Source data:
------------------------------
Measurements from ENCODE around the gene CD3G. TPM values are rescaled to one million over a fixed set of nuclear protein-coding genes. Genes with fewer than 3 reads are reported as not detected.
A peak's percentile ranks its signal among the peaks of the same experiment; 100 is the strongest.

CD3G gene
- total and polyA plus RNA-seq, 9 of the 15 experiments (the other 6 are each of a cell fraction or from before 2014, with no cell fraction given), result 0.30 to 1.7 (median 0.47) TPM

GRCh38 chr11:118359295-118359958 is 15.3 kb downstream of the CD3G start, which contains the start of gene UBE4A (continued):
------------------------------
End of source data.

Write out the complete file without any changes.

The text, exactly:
Measurements from ENCODE around the gene CD3G. TPM values are rescaled to one million over a fixed set of nuclear protein-coding genes. Genes with fewer than 3 reads are reported as not detected.
A peak's percentile ranks its signal among the peaks of the same experiment; 100 is the strongest.

CD3G gene
- total and polyA plus RNA-seq, 9 of the 15 experiments (the other 6 are each of a cell fraction or from before 2014, with no cell fraction given), result 0.30 to 1.7 (median 0.47) TPM

GRCh38 chr11:118359295-118359958 is 15.3 kb downstream of the CD3G start, which contains the start of gene UBE4A (continued):